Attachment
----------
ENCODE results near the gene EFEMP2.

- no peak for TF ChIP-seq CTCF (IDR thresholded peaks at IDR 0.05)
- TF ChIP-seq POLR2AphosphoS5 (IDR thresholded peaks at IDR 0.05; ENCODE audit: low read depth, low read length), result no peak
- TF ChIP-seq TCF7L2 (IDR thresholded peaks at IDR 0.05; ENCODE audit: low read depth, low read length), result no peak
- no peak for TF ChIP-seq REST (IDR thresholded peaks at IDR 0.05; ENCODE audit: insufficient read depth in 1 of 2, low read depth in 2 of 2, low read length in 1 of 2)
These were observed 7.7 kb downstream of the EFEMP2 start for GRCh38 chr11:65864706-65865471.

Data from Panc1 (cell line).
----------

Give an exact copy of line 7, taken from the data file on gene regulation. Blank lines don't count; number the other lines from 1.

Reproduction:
Data from Panc1 (cell line).